A day at Roundhill Ski Area, Tekapo

This year (2022)  has been a great snowfall season for Roundhill Ski Area, with excellent coverage on the field, and snow right down to lake level when we skied in late July.  From Tekapo Village, it was a 34km drive along Lilybank Road beside Lake Tekapo and up the short ski field road.  While on the slopes, we were  treated to picturesque scenes and saturated colours created by the winter lighting.

Click any image to enlarge.

Lake Tekapo, Godley Valley and  the Hall Range, from Lilybank Road

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Lower Wye Creek Track

The Lower Wye Creek Track is a  steep track that climbs a short distance up The Remarkables Mountain Range.  It  follows a pipeline through bush  to some pretty waterfalls, and affords  views over Lake Wakatipu.  It is part of the much longer Wye Creek to Lake Alta Track (25km one way).  The signposted track is accessed off State Highway 6, about 13km south of Queenstown.  After opening an unlocked gate, there is a short drive on an unsealed road up to the carpark.  The track is 4.5km (return) with an elevation gain of 430 metres.  With some generous stops to enjoy the ambience, the trip took us just over three hours, but could be done much more quickly.


GPS-tracked route (click to enlarge)

The track zig zags up a steep rocky route to a fork.  Turn left at the fork to continue up to the Wye Valley and eventually to Lake Alta, near The Remarkables Skifield.  Turn right to visit the waterfalls and complete the Lower Wye Creek Track.  This section to the waterfalls is no exit.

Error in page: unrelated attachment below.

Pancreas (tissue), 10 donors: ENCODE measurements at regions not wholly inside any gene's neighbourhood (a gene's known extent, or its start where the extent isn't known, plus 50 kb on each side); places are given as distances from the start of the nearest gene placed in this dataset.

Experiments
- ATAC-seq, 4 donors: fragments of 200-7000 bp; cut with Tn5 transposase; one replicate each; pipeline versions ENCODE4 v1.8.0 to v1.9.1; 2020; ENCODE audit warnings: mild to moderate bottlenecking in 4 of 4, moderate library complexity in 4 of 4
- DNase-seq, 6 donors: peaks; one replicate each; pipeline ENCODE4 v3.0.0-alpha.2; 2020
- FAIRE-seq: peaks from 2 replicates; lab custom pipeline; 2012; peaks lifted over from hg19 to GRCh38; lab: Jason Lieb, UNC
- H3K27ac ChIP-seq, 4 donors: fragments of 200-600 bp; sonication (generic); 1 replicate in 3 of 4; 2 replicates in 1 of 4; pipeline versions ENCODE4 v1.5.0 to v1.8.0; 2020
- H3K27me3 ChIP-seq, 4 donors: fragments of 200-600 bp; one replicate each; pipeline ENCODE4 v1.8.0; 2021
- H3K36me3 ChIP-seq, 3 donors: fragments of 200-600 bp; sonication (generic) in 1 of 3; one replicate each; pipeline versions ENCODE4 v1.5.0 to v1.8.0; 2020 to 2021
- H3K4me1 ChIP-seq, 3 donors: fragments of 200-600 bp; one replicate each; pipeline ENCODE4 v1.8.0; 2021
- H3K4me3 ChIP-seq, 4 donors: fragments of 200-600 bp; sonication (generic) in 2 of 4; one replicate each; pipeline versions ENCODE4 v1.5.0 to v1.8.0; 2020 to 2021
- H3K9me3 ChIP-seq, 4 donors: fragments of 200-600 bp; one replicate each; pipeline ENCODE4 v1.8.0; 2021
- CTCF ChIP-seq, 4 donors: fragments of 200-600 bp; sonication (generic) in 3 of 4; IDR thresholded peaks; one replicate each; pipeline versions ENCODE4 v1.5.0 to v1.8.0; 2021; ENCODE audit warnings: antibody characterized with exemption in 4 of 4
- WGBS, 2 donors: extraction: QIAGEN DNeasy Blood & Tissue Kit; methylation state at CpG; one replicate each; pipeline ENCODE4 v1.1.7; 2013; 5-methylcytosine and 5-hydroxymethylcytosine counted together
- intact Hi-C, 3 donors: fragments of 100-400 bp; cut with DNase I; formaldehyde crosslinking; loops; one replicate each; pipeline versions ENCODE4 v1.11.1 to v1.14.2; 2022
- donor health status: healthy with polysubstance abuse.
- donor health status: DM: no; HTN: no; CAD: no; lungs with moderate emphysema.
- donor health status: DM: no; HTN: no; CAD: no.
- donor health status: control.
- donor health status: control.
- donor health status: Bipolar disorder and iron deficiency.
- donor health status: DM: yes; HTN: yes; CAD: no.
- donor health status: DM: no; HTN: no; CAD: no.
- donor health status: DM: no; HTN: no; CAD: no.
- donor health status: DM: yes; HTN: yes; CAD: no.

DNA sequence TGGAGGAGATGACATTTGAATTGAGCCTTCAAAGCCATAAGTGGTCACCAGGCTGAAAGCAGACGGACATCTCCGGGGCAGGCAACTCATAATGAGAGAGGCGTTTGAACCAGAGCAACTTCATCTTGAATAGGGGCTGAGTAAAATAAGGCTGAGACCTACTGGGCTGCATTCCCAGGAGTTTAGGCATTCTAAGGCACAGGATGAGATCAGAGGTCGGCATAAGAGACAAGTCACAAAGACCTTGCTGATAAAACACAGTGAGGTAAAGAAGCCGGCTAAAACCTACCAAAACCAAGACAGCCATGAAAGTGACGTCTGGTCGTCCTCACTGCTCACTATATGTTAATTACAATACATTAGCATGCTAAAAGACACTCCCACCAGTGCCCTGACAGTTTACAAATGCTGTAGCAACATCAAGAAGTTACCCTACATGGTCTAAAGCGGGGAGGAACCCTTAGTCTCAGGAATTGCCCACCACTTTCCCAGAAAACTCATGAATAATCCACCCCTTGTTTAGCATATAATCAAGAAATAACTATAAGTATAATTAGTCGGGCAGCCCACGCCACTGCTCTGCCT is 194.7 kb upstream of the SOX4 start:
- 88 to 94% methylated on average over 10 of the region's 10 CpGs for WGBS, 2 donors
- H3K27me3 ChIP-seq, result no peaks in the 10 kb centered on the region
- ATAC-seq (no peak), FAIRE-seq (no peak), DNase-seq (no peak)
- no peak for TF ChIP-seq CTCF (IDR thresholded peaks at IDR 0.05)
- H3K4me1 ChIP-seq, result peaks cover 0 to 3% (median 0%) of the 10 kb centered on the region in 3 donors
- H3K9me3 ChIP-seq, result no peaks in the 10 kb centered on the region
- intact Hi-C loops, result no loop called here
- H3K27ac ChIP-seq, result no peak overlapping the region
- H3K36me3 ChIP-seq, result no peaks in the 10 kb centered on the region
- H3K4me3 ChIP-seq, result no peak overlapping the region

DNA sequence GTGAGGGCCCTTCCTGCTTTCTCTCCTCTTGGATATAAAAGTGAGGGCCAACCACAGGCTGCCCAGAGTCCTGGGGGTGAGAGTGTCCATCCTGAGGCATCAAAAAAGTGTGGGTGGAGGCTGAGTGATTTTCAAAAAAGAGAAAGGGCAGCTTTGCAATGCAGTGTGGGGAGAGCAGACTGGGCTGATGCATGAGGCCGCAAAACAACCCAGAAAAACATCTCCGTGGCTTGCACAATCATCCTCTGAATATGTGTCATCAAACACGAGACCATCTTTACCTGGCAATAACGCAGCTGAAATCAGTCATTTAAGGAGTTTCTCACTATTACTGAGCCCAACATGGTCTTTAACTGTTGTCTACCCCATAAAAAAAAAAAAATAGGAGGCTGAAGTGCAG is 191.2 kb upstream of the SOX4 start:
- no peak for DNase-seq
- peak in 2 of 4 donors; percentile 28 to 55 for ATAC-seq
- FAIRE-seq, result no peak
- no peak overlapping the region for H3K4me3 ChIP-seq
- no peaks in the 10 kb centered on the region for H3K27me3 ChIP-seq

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Roaring Meg Pack Track

The complete Roaring Meg Pack Track runs 18 kilometres from the Kawarau Gorge over the Pisa Range to the Cardrona Valley.  At the Kawarau Gorge end there are two hydro electric power stations that are fed by the Roaring Meg Dam.  The small hydro scheme is a source of interest for this 10.3 kilometre out-and-back section of the Pack Track, which begins on State Highway 6 in the Kawarau Gorge.


GPS-tracked route (click to enlarge)

The poled track can be accessed from the Recreation Reserve on the highway, opposite the lower power station, however this section up to the main track is steep and was somewhat overgrown when we were there .  We returned via the main four wheel drive track and a short walk along the highway.  The track is maintained for access to the upper power station and has a locked gate at the highway end.  This gate also prevents bike access. There is an elevation gain of 530 metres during this walk, and it  took around four hours, with a generous lunch stop at the dam.

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Lake Alta in the Remarkables Conservation Area, Queenstown

Lake Alta Track is an easy summer walk in an alpine environment, starting at The Remarkables Skifield base buildings (elevation 1600 metres) and climbing to Lake Alta (1800 metres).  After walking up a section of the skifield road from the base buildings, the signposted track passes through alpine wetlands, then a rocky section before the scene opens out to the picturesque glacial lake.  The track is 3.7km (return) and it took us around two hours which included considerable time admiring the view at the top.  In summer there is a $10 charge at the bottom of the skifield road for road access.  In the winter the lake is frozen and covered by snow.


Our GPS-tracked route (click to enlarge)

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Scenes from Mt John Walkway, Tekapo

One of my favourite walks is the Mt John Walkway, an eight kilometre marked circuit affording 360° views of surrounding mountains, lakes and the Mackenzie Basin flats.  The images here were taken over three separate trips, all in spring and early summer.  The walk takes a leisurely three hours, however fit trail runners can run it in an hour.  Total elevation gained is 280 metres.


GPS-tracked route in yellow (click to enlarge)